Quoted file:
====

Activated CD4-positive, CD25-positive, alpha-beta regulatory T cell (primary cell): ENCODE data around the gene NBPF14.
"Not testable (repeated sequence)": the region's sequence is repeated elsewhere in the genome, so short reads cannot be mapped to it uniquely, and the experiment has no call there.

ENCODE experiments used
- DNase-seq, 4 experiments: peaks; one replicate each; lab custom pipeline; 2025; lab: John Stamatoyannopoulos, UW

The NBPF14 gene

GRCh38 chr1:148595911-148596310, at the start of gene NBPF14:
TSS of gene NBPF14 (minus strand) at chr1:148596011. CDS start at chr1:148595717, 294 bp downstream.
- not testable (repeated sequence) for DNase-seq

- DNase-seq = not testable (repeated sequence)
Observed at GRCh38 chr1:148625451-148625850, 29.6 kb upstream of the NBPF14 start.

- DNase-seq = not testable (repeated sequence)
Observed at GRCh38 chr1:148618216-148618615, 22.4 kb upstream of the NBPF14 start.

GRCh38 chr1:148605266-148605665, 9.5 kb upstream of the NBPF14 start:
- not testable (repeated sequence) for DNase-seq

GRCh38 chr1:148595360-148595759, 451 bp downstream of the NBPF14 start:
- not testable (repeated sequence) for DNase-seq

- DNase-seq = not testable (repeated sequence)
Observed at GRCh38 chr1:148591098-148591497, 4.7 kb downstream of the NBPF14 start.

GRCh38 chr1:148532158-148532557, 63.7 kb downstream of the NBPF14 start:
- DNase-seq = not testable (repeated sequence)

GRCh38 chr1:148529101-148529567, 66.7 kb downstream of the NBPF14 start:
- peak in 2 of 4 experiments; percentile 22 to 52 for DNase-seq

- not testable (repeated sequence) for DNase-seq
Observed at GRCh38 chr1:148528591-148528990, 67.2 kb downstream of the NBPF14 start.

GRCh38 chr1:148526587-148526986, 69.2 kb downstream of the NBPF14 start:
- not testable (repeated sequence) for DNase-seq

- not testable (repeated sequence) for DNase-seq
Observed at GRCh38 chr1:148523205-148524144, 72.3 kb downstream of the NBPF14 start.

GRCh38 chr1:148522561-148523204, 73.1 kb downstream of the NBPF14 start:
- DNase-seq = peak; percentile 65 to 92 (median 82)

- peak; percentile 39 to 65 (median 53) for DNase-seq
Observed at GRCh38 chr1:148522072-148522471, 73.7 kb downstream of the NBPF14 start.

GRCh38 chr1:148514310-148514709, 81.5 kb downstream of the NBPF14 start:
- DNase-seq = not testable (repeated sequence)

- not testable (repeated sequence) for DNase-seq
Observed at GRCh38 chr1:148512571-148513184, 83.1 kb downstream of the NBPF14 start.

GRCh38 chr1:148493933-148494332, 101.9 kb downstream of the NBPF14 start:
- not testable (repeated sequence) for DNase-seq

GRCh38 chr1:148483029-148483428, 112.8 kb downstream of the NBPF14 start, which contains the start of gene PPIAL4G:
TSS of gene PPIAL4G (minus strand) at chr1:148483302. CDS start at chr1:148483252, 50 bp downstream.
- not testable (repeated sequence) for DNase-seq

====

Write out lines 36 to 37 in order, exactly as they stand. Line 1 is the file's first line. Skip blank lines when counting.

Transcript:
Observed at GRCh38 chr1:148512571-148513184, 83.1 kb downstream of the NBPF14 start.

GRCh38 chr1:148493933-148494332, 101.9 kb downstream of the NBPF14 start: